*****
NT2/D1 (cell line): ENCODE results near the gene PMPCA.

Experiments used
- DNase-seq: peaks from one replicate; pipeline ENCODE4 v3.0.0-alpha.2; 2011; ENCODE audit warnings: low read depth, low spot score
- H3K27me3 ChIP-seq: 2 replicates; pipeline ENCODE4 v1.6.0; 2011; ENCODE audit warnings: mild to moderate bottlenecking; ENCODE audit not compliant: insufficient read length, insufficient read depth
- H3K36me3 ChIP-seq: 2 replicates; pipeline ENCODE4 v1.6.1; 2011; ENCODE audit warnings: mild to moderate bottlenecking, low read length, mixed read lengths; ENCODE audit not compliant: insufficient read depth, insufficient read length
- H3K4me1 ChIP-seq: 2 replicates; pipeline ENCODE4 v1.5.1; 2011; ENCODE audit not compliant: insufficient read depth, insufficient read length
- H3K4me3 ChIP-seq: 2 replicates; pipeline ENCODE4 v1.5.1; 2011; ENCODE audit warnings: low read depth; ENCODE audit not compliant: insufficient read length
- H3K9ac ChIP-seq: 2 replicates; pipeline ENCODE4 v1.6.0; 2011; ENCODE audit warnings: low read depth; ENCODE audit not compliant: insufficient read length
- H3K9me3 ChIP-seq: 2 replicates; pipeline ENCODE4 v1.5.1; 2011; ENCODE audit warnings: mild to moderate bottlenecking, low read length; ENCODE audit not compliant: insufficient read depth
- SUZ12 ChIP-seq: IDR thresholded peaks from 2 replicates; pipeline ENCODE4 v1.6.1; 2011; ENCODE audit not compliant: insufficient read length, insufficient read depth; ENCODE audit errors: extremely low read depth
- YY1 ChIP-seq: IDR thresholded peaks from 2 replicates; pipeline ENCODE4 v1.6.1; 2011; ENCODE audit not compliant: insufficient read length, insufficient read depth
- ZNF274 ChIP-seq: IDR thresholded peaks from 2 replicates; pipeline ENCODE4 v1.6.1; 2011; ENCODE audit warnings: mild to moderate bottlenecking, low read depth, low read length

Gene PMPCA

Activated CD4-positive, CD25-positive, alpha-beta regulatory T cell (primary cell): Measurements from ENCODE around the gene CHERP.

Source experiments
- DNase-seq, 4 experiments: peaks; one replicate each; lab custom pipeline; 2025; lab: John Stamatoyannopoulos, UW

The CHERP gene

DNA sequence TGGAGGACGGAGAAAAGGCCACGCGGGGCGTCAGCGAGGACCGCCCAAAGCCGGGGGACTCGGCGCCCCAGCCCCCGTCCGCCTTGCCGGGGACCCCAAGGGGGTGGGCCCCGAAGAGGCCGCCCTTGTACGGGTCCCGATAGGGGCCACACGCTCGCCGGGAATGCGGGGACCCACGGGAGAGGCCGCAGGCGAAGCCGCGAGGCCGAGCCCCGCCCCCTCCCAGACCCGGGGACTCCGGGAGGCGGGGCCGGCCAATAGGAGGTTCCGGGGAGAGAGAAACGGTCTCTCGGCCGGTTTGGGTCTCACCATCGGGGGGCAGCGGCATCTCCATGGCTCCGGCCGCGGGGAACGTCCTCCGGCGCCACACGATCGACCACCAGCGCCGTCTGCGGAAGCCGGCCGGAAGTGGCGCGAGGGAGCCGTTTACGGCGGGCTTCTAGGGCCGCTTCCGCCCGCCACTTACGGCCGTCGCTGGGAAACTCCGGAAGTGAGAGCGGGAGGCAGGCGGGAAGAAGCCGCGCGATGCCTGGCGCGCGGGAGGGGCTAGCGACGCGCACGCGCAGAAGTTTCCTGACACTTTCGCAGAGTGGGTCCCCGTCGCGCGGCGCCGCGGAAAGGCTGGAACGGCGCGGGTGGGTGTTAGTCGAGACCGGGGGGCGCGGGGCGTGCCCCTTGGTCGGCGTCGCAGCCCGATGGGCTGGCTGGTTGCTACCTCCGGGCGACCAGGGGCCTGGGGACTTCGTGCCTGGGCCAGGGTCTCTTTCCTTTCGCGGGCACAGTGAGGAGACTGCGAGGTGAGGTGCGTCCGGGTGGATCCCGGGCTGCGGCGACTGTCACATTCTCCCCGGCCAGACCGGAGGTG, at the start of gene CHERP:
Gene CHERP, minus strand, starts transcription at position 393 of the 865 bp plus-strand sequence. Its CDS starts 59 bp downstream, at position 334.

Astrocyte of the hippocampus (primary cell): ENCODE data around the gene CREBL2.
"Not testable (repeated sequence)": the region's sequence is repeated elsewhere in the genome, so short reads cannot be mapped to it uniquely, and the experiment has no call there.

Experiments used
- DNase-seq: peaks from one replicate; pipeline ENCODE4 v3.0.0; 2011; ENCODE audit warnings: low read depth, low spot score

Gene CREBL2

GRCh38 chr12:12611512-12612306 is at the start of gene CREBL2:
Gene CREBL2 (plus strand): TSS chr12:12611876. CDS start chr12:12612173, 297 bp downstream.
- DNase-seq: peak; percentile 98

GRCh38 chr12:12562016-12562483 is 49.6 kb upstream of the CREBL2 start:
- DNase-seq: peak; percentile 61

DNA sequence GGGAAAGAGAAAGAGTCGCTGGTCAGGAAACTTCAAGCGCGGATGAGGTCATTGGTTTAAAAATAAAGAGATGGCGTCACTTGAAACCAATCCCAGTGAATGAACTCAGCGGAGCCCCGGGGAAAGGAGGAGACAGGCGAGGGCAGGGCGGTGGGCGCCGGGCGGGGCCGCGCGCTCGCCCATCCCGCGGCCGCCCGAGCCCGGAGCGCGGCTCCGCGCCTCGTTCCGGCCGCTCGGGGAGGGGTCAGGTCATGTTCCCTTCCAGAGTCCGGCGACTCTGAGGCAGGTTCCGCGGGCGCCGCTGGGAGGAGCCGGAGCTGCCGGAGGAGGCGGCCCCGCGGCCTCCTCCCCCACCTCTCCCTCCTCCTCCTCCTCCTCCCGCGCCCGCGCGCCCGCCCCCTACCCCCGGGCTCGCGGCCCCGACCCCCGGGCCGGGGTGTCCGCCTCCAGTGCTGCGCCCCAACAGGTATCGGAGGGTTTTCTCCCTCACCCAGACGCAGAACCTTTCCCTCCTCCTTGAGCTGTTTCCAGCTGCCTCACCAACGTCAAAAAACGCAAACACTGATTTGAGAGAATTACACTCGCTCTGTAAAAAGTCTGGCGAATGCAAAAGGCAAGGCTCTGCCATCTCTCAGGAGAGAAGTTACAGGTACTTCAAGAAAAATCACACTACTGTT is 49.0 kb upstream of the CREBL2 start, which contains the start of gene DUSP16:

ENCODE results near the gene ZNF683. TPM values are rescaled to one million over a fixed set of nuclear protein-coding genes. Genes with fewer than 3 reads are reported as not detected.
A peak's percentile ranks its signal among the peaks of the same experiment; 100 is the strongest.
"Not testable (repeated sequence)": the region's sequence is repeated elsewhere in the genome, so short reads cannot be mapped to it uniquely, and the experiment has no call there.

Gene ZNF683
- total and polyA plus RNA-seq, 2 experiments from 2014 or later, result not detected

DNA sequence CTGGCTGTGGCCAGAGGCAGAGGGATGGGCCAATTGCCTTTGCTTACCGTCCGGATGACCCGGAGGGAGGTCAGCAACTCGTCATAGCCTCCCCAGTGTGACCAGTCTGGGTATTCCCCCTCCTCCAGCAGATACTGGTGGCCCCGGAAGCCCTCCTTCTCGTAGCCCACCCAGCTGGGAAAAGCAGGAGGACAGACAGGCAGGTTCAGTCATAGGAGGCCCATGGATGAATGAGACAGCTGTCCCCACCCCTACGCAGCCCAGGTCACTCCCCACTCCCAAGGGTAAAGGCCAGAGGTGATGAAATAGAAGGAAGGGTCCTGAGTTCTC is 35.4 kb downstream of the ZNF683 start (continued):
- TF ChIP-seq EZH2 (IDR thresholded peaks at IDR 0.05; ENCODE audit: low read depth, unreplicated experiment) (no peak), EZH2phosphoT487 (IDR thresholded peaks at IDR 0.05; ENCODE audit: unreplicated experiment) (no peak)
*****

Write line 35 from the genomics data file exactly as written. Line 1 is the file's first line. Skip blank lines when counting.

- total and polyA plus RNA-seq, 2 experiments from 2014 or later, result not detected